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A Toxics-Free Future

Basel Convention

EcoWaste Coalition and Greenpeace Philippines have released a new report "Waste Trade in the Philippines: How Local and Global Policy Instruments Can Stop the Tide of Foreign Waste Dumping in the Country". The report investigates the laws, the policies, and the shortfalls that have allowed illegal waste into the Philippines and also "legal" waste for which the country lacks an infrastructure capable of protecting the health of people and the environment.

https://www.rollingstone.com/culture/culture-features/plastic-problem-re...

By Tim Dickinson for Rolling Stone Magazine

Every human on Earth is ingesting nearly 2,000 particles of plastic a week. These tiny pieces enter our unwitting bodies from tap water, food, and even the air, according to an alarming academic study sponsored by the World Wildlife Fund for Nature, dosing us with five grams of plastics, many cut with chemicals linked to cancers, hormone disruption, and developmental delays. Since the paper’s publication last year, Sen. Tom Udall, a plain-spoken New Mexico Democrat with a fondness for white cowboy hats and turquoise bolo ties, has been trumpeting the risk: “We are consuming a credit card’s worth of plastic each week,” Udall says. At events with constituents, he will brandish a Visa from his wallet and declare, “You’re eating this, folks!”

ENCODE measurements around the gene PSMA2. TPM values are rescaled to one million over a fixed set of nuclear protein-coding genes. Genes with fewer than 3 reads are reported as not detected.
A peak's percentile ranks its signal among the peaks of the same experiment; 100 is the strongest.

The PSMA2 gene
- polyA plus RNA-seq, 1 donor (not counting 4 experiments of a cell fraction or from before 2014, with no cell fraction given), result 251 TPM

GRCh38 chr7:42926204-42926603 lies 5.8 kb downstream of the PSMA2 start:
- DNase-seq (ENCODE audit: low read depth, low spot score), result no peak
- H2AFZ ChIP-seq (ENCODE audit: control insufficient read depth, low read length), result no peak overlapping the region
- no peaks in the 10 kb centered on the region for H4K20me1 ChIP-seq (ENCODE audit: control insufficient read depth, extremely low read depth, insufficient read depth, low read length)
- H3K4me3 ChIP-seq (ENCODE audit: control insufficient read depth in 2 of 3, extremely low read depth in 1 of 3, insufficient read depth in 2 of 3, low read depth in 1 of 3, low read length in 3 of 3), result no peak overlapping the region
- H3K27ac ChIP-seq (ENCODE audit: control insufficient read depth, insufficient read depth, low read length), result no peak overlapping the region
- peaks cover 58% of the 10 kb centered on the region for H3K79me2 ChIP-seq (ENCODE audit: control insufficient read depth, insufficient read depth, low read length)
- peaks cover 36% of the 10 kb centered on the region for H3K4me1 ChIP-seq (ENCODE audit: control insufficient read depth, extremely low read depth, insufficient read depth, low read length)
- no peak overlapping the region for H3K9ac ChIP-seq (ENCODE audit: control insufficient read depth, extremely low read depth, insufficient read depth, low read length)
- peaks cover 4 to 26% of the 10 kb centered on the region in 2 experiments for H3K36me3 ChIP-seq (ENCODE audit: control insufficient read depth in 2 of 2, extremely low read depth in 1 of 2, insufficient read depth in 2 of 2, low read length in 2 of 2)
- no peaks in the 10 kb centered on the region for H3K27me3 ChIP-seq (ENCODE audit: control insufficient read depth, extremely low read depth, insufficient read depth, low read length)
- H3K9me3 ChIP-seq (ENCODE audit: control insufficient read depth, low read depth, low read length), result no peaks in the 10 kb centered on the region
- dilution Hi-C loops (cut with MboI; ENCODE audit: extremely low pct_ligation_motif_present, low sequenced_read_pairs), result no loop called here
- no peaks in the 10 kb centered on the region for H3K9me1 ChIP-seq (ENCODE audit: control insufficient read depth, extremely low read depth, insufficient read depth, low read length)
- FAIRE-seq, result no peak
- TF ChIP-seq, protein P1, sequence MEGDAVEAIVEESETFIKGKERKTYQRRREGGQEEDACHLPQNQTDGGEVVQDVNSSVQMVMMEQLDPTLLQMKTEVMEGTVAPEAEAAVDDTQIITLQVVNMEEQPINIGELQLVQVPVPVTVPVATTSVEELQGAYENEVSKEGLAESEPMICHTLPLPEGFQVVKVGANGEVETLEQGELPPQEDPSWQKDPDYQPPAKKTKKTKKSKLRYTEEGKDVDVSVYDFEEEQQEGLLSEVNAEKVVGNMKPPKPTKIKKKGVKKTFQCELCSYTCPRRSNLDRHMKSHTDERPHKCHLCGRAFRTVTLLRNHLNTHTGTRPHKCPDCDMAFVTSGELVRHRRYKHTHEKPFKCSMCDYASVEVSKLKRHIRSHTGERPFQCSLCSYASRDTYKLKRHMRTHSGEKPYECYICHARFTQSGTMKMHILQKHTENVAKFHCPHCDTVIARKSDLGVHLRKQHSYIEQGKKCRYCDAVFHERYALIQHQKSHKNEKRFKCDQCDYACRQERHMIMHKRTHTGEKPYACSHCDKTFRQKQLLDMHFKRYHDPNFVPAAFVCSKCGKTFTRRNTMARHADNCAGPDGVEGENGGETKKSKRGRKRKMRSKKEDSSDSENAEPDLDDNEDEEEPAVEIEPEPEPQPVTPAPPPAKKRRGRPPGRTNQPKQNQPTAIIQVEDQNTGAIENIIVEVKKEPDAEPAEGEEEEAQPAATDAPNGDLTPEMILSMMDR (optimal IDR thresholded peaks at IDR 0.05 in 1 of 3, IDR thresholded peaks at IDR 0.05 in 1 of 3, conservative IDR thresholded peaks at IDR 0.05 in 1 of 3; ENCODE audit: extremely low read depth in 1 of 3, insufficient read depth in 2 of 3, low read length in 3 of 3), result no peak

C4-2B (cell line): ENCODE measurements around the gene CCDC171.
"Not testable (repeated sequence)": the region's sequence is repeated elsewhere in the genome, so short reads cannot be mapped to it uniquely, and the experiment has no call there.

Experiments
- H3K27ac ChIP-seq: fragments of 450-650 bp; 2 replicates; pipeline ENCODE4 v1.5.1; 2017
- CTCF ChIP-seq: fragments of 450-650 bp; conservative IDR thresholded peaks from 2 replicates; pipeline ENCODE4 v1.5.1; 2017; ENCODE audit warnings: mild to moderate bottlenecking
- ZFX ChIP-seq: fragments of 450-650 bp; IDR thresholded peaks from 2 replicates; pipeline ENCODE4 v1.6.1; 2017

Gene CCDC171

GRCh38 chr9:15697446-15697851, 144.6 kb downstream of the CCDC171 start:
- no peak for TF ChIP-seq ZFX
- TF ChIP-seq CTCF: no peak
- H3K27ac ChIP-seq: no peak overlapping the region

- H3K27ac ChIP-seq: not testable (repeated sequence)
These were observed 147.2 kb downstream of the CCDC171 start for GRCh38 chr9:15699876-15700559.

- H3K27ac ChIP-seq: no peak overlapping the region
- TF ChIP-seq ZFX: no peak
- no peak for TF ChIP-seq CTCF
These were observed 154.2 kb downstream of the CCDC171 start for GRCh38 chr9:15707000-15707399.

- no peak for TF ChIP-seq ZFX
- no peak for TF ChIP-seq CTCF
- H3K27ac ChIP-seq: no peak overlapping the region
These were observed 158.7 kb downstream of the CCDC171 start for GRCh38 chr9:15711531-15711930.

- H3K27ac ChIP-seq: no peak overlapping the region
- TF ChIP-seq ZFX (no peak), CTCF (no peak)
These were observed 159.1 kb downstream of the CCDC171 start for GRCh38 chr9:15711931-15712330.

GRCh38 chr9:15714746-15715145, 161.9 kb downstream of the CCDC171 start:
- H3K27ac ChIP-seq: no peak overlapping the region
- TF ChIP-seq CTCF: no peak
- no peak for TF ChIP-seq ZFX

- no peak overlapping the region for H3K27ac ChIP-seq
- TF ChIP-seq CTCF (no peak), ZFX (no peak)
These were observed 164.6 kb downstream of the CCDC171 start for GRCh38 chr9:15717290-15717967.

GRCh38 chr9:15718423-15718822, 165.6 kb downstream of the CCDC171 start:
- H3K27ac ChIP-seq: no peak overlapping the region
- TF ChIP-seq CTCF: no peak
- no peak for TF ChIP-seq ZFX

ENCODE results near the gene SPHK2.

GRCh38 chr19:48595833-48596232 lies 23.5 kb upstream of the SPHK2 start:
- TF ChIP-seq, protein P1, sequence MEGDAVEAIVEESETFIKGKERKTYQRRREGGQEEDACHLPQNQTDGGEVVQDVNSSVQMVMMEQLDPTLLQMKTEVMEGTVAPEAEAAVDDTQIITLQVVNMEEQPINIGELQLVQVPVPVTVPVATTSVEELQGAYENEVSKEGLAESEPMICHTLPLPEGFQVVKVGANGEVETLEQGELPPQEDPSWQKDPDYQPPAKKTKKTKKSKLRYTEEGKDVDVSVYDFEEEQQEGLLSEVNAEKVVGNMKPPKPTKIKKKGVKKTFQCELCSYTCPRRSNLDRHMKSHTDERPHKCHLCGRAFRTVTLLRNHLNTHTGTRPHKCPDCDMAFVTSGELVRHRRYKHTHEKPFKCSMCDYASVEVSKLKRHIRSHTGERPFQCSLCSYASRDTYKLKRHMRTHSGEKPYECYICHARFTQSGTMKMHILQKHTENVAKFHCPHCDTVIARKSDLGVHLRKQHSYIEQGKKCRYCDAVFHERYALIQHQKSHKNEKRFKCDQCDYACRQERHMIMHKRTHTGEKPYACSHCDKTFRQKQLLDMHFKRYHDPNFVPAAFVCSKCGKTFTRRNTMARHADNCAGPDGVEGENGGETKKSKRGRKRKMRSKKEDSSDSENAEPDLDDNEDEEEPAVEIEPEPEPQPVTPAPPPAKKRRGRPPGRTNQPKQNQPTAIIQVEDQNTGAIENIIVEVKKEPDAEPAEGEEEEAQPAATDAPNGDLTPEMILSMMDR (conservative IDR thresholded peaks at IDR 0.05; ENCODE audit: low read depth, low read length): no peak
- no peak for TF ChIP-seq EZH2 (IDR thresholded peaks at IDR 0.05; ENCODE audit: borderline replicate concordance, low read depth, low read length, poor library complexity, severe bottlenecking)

With new legislation, the Break Free From Plastic Pollution Act of 2020, Udall is attempting to marshal Washington into a confrontation with the plastics industry, and to force companies that profit from plastics to take accountability for the waste they create. Unveiled in February, the bill would ban many single-use plastics and force corporations to finance “end of life” programs to keep plastic out of the environment. “We’re going back to that principle,” the senator tells Rolling Stone. “The polluter pays.”

On the 5th of December 2019, the Basel Ban Amendment became international law. The Ban Amendment, adopted by the parties to the Basel Convention in 1995, prohibits the export of hazardous wastes from member states of the European Union, Organization for Economic Cooperation and Development (OECD), and Liechtenstein to all other countries.

IPEN & BAN have produced a Basel Ban Amendment Guide, covering the implications and next steps for countries, public interest groups, and other stakeholders with the common goal to stop international hazardous waste dumping.

Electronics and Shipping Industry Called "Shameful" in Seeking Exemptions

Seattle, WA, USAThe Basel Ban Amendment, adopted by the Parties to the Basel Convention on the Control of the Transboundary Movement of Hazardous Wastes and Their Disposal in 199

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